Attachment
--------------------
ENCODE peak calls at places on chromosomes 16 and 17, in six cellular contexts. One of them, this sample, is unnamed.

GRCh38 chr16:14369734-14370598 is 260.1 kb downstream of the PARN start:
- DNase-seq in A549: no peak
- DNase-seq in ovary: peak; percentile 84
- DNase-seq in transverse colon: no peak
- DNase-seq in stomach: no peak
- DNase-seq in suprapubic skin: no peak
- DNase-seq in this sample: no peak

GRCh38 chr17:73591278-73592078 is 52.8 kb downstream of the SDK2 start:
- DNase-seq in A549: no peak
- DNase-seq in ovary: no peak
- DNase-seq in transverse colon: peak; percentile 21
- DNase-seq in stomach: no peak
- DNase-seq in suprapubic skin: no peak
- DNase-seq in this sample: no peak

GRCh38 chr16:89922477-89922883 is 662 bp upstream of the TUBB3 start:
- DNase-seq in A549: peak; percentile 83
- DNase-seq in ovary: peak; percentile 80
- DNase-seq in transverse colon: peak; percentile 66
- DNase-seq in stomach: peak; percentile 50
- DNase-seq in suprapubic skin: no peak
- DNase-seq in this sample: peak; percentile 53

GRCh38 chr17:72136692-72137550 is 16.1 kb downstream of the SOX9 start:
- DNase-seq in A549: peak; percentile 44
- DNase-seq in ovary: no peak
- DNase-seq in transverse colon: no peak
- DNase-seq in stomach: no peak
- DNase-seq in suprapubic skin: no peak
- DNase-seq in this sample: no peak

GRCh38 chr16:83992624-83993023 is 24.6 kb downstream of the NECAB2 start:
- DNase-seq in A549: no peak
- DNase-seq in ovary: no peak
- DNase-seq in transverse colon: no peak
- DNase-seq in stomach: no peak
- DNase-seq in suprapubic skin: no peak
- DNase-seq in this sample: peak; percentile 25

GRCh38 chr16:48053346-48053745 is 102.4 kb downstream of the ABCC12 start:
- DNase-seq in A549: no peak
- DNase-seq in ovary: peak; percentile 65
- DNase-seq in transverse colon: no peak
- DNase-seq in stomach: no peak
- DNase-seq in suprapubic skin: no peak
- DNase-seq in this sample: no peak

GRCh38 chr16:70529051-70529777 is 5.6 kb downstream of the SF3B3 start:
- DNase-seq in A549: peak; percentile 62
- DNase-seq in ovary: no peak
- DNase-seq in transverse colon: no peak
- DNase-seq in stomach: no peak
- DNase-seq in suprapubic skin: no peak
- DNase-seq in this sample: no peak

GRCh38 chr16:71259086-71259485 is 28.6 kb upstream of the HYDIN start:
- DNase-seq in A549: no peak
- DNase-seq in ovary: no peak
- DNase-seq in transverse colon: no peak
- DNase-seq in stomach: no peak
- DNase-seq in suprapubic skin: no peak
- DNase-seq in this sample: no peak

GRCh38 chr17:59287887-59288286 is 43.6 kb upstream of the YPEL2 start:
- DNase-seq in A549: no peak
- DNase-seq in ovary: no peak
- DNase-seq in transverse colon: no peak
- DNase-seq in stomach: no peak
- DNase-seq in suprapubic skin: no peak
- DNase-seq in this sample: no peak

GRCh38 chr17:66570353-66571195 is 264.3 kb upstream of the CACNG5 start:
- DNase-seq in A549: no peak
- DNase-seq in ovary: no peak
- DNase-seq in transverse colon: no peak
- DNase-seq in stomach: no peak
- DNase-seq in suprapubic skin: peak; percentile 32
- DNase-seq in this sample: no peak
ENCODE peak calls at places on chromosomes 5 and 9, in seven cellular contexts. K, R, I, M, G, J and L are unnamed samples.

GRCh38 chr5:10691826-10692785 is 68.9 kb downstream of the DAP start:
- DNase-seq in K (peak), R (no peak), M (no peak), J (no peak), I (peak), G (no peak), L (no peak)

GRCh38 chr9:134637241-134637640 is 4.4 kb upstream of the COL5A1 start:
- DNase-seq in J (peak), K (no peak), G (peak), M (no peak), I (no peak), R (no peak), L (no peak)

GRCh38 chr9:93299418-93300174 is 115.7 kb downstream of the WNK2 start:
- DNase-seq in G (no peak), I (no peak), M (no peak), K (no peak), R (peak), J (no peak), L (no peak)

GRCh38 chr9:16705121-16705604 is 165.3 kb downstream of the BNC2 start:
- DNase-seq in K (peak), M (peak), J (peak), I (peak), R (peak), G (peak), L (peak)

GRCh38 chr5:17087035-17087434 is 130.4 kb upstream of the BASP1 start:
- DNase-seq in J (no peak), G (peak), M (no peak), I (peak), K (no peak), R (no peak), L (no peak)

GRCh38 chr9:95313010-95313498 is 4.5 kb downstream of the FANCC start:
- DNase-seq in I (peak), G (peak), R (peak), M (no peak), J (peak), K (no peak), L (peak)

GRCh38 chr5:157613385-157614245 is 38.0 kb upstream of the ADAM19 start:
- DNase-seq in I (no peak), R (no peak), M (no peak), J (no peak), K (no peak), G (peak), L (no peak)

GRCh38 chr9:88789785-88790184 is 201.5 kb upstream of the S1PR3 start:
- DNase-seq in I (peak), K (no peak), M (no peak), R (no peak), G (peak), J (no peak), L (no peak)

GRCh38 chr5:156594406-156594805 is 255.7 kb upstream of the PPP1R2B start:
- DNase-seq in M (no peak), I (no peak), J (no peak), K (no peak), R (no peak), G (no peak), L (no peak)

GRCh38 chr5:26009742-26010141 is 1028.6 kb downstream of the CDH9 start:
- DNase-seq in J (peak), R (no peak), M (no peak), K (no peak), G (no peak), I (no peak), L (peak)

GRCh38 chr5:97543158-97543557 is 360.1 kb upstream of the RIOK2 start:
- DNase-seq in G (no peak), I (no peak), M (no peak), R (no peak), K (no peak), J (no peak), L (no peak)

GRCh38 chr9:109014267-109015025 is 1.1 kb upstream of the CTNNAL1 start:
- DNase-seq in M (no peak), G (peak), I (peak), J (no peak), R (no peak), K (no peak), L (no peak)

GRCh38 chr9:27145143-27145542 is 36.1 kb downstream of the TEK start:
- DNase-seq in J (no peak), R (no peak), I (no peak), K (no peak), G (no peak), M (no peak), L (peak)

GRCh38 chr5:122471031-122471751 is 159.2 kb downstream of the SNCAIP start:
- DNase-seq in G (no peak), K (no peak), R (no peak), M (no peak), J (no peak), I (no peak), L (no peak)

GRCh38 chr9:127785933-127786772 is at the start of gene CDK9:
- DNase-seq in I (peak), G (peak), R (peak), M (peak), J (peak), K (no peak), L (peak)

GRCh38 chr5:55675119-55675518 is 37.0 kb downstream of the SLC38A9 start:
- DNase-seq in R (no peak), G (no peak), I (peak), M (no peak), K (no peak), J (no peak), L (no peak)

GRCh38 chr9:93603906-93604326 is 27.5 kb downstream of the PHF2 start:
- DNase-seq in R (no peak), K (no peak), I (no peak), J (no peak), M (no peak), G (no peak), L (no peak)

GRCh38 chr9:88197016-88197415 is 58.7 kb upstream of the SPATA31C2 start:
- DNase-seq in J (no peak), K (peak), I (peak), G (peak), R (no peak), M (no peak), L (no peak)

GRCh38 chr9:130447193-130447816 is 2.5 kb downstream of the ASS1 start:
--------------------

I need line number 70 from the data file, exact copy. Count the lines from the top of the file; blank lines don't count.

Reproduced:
- DNase-seq in suprapubic skin: peak; percentile 32